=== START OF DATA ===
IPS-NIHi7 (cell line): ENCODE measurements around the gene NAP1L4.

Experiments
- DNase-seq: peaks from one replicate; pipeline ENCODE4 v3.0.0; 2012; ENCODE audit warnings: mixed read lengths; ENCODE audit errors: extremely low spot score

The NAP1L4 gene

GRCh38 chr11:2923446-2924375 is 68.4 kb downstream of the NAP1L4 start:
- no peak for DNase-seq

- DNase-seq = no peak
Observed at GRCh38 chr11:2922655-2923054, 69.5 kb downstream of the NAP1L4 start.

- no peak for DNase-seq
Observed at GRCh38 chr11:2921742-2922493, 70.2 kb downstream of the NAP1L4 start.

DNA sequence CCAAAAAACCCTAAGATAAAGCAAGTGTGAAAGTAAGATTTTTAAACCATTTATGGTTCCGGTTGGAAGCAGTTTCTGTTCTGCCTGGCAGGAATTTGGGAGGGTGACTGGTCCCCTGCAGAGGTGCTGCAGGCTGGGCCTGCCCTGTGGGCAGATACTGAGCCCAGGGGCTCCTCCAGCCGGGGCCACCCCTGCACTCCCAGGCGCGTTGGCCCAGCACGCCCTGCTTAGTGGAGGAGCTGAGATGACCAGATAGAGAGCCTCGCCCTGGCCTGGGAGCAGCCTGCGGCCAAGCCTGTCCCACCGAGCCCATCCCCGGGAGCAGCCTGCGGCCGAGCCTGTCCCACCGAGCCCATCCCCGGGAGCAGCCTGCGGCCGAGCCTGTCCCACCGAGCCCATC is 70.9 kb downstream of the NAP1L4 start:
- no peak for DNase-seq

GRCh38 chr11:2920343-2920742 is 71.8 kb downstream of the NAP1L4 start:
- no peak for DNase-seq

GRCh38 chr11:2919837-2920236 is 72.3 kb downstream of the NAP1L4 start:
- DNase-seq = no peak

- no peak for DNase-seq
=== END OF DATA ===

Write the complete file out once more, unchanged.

IPS-NIHi7 (cell line): ENCODE measurements around the gene NAP1L4.

Experiments
- DNase-seq: peaks from one replicate; pipeline ENCODE4 v3.0.0; 2012; ENCODE audit warnings: mixed read lengths; ENCODE audit errors: extremely low spot score

The NAP1L4 gene

GRCh38 chr11:2923446-2924375 is 68.4 kb downstream of the NAP1L4 start:
- no peak for DNase-seq

- DNase-seq = no peak
Observed at GRCh38 chr11:2922655-2923054, 69.5 kb downstream of the NAP1L4 start.

- no peak for DNase-seq
Observed at GRCh38 chr11:2921742-2922493, 70.2 kb downstream of the NAP1L4 start.

DNA sequence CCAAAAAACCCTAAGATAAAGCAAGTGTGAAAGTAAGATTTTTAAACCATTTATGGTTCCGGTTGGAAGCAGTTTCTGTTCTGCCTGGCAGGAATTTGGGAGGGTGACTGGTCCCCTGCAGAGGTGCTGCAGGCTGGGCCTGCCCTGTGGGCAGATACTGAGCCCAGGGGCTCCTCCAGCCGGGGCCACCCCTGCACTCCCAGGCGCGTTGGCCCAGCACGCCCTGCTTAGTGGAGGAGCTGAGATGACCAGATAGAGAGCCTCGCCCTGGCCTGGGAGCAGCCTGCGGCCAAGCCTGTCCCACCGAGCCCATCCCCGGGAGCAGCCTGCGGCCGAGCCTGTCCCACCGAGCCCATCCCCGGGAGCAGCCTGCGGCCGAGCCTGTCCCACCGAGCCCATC is 70.9 kb downstream of the NAP1L4 start:
- no peak for DNase-seq

GRCh38 chr11:2920343-2920742 is 71.8 kb downstream of the NAP1L4 start:
- no peak for DNase-seq

GRCh38 chr11:2919837-2920236 is 72.3 kb downstream of the NAP1L4 start:
- DNase-seq = no peak

- no peak for DNase-seq